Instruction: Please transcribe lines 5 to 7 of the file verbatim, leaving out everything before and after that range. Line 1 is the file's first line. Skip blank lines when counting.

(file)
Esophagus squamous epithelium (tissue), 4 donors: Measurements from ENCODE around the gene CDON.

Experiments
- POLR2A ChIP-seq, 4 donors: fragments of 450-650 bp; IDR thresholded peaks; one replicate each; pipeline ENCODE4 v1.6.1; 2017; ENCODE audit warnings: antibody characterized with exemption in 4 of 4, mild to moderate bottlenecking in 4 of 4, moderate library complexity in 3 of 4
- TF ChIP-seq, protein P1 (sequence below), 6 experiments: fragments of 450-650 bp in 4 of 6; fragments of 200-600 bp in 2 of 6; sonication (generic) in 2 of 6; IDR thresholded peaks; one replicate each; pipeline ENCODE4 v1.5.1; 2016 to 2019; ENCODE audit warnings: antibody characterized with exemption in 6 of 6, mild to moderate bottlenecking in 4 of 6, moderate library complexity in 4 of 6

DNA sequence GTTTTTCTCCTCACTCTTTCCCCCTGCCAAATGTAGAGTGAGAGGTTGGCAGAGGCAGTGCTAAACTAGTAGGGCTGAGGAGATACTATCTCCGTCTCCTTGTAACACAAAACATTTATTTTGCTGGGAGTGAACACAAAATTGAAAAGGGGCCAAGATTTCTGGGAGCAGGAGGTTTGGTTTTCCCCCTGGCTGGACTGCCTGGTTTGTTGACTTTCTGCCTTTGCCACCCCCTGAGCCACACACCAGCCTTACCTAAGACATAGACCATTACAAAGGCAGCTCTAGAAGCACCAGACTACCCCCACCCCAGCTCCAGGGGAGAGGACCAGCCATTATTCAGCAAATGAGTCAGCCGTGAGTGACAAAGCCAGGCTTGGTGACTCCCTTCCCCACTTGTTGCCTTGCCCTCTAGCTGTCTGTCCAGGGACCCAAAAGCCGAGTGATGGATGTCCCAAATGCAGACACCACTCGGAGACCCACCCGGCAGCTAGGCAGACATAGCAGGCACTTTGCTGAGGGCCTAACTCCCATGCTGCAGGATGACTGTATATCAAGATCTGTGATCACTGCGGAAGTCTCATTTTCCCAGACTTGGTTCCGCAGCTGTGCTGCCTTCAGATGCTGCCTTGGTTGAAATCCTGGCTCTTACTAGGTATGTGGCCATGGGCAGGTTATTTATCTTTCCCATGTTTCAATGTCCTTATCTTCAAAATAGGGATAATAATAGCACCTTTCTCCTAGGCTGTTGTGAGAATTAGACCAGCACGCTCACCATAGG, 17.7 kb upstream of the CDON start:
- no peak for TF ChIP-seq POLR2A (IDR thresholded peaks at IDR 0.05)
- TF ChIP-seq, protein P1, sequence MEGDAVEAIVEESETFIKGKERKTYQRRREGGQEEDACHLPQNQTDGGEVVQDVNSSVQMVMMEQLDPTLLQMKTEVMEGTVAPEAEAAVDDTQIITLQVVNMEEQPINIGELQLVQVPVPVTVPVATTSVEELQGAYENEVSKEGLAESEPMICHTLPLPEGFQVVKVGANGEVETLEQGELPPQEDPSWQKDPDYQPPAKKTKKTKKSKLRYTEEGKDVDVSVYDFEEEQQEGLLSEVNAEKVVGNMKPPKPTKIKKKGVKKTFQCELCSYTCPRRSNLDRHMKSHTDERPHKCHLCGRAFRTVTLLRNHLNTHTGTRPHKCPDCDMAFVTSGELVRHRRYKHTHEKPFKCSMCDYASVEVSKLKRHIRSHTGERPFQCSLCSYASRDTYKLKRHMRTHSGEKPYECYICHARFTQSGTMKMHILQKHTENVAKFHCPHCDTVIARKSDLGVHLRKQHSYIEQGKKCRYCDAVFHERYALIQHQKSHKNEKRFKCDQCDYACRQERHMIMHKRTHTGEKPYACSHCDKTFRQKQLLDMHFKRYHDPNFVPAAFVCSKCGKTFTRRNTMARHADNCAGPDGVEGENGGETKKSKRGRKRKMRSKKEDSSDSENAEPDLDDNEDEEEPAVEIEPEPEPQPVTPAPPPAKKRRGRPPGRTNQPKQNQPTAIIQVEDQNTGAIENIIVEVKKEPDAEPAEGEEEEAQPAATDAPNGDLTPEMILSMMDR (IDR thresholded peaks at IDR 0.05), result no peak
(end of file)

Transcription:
DNA sequence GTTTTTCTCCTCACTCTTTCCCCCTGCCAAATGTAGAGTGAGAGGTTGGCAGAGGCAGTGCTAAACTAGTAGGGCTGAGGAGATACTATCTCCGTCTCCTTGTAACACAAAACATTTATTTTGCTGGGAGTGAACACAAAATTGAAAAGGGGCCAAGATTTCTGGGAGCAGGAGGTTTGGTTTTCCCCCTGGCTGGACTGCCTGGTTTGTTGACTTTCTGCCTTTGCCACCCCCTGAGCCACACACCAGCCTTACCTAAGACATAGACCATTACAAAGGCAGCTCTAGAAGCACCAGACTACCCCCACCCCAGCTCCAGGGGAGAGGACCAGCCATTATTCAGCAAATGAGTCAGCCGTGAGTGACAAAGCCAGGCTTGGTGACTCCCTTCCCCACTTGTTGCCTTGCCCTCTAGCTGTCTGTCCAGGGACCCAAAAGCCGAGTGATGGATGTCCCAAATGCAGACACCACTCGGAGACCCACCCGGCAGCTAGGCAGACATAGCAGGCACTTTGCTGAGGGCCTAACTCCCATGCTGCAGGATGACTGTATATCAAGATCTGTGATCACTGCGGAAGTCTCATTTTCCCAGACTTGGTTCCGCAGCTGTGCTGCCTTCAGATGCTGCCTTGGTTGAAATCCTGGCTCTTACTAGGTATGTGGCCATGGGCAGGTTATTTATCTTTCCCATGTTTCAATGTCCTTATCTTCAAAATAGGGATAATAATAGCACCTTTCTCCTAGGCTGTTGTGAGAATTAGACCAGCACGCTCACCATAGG, 17.7 kb upstream of the CDON start:
- no peak for TF ChIP-seq POLR2A (IDR thresholded peaks at IDR 0.05)
- TF ChIP-seq, protein P1, sequence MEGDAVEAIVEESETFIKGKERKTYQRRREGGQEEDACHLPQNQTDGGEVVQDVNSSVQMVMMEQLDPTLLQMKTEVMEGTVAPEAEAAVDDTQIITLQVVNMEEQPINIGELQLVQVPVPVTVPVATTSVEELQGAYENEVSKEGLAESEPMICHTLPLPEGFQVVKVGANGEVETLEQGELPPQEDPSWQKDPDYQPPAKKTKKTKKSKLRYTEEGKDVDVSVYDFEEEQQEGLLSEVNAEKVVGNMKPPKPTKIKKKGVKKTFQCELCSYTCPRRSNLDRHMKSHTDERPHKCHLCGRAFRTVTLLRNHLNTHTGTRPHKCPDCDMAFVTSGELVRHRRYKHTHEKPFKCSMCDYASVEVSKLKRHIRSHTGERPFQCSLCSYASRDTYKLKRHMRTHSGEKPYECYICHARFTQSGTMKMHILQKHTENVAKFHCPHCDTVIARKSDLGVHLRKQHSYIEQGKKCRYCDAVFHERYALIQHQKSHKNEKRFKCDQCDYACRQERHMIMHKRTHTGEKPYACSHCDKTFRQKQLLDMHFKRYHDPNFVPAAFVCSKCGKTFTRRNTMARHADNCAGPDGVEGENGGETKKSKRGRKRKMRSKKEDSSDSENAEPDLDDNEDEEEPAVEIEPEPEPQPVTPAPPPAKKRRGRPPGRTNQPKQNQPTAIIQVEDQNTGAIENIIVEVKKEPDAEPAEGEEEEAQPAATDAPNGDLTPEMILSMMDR (IDR thresholded peaks at IDR 0.05), result no peak